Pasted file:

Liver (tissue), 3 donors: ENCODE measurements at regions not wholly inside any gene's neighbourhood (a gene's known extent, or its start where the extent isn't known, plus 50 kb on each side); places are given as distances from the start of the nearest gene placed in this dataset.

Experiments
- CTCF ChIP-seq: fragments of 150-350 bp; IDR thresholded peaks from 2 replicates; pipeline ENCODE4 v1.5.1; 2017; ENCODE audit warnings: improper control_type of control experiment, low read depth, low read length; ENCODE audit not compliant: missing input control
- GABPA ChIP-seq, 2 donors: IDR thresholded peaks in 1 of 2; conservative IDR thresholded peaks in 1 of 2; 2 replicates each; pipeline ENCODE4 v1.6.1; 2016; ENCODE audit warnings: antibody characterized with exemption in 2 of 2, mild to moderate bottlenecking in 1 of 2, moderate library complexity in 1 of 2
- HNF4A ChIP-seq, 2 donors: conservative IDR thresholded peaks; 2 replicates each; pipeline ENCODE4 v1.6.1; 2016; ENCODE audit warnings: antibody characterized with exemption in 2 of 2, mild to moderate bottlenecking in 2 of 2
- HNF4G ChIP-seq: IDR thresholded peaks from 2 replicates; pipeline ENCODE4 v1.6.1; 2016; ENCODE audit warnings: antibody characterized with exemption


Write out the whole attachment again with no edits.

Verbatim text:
Liver (tissue), 3 donors: ENCODE measurements at regions not wholly inside any gene's neighbourhood (a gene's known extent, or its start where the extent isn't known, plus 50 kb on each side); places are given as distances from the start of the nearest gene placed in this dataset.

Experiments
- CTCF ChIP-seq: fragments of 150-350 bp; IDR thresholded peaks from 2 replicates; pipeline ENCODE4 v1.5.1; 2017; ENCODE audit warnings: improper control_type of control experiment, low read depth, low read length; ENCODE audit not compliant: missing input control
- GABPA ChIP-seq, 2 donors: IDR thresholded peaks in 1 of 2; conservative IDR thresholded peaks in 1 of 2; 2 replicates each; pipeline ENCODE4 v1.6.1; 2016; ENCODE audit warnings: antibody characterized with exemption in 2 of 2, mild to moderate bottlenecking in 1 of 2, moderate library complexity in 1 of 2
- HNF4A ChIP-seq, 2 donors: conservative IDR thresholded peaks; 2 replicates each; pipeline ENCODE4 v1.6.1; 2016; ENCODE audit warnings: antibody characterized with exemption in 2 of 2, mild to moderate bottlenecking in 2 of 2
- HNF4G ChIP-seq: IDR thresholded peaks from 2 replicates; pipeline ENCODE4 v1.6.1; 2016; ENCODE audit warnings: antibody characterized with exemption